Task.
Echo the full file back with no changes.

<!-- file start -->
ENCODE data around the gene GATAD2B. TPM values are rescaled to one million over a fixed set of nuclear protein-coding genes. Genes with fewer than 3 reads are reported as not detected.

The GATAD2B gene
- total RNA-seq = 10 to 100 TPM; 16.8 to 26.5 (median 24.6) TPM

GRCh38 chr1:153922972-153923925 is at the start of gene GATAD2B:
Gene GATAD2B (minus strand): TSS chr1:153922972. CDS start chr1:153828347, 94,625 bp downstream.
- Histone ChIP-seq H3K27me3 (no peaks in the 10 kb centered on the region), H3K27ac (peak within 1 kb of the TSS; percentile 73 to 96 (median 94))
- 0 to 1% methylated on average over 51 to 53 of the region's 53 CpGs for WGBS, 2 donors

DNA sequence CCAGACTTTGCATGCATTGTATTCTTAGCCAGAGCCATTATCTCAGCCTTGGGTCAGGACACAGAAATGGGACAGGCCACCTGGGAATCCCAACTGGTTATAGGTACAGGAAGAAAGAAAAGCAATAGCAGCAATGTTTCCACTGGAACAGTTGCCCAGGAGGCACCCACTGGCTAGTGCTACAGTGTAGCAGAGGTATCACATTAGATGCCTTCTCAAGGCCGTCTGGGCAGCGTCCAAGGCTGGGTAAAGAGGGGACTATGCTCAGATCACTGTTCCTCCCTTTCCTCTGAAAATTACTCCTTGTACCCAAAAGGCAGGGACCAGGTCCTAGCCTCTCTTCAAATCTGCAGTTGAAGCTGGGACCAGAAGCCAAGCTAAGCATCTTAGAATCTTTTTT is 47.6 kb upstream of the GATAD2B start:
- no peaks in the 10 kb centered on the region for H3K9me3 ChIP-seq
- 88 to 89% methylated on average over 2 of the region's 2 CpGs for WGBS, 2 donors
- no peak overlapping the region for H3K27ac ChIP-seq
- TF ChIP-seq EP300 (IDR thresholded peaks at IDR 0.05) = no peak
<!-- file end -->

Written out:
ENCODE data around the gene GATAD2B. TPM values are rescaled to one million over a fixed set of nuclear protein-coding genes. Genes with fewer than 3 reads are reported as not detected.

The GATAD2B gene
- total RNA-seq = 10 to 100 TPM; 16.8 to 26.5 (median 24.6) TPM

GRCh38 chr1:153922972-153923925 is at the start of gene GATAD2B:
Gene GATAD2B (minus strand): TSS chr1:153922972. CDS start chr1:153828347, 94,625 bp downstream.
- Histone ChIP-seq H3K27me3 (no peaks in the 10 kb centered on the region), H3K27ac (peak within 1 kb of the TSS; percentile 73 to 96 (median 94))
- 0 to 1% methylated on average over 51 to 53 of the region's 53 CpGs for WGBS, 2 donors

DNA sequence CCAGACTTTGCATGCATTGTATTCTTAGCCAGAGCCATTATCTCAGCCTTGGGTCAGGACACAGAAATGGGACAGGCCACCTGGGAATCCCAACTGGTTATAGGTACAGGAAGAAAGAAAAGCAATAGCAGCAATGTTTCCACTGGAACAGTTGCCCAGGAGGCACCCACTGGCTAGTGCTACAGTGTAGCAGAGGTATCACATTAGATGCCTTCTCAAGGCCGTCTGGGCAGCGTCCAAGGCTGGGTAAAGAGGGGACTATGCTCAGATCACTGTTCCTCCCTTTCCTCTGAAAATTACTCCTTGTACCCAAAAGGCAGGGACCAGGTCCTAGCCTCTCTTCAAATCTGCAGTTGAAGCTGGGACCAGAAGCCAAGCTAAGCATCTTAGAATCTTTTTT is 47.6 kb upstream of the GATAD2B start:
- no peaks in the 10 kb centered on the region for H3K9me3 ChIP-seq
- 88 to 89% methylated on average over 2 of the region's 2 CpGs for WGBS, 2 donors
- no peak overlapping the region for H3K27ac ChIP-seq
- TF ChIP-seq EP300 (IDR thresholded peaks at IDR 0.05) = no peak